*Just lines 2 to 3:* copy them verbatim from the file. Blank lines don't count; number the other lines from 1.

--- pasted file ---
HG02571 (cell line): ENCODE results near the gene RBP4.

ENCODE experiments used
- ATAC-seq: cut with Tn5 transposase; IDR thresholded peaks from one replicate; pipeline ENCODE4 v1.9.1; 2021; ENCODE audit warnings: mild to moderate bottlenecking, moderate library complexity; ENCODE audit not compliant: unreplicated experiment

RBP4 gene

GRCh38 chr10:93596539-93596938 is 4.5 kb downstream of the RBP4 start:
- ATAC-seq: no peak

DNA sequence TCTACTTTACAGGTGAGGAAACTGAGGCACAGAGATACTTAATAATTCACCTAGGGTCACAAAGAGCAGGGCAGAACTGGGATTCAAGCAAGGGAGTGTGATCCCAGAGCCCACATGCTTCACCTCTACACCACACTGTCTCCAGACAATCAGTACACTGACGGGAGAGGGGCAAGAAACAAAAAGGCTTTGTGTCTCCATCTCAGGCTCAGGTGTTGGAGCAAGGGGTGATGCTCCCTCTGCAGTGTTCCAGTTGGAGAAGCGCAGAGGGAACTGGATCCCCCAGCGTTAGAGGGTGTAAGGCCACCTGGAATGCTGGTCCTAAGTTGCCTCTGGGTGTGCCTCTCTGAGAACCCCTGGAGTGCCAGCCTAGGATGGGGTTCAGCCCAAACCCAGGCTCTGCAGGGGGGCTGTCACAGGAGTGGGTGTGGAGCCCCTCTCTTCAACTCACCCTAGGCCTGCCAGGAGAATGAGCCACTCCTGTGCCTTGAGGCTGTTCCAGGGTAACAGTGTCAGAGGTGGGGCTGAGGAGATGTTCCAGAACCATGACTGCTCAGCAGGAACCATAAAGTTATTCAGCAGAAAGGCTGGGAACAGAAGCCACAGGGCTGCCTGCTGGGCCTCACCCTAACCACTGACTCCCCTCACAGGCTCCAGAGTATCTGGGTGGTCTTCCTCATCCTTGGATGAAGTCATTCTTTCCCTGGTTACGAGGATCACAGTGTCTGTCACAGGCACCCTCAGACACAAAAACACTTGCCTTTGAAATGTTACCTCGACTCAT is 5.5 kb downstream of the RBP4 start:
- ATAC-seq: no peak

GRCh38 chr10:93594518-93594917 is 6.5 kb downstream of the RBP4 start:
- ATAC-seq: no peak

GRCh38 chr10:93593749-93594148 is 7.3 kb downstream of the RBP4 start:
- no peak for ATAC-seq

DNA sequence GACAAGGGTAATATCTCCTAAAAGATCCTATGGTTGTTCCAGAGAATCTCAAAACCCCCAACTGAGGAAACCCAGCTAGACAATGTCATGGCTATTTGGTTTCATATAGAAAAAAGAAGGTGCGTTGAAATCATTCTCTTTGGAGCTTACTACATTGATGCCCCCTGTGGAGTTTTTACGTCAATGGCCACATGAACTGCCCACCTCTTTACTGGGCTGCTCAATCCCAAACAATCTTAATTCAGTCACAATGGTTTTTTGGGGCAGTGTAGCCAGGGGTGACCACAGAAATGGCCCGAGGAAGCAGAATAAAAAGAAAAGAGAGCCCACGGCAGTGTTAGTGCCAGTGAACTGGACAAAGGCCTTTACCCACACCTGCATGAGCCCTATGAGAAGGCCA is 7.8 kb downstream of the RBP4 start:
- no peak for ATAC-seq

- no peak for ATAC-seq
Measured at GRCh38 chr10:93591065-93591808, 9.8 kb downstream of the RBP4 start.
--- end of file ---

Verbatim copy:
ENCODE experiments used
- ATAC-seq: cut with Tn5 transposase; IDR thresholded peaks from one replicate; pipeline ENCODE4 v1.9.1; 2021; ENCODE audit warnings: mild to moderate bottlenecking, moderate library complexity; ENCODE audit not compliant: unreplicated experiment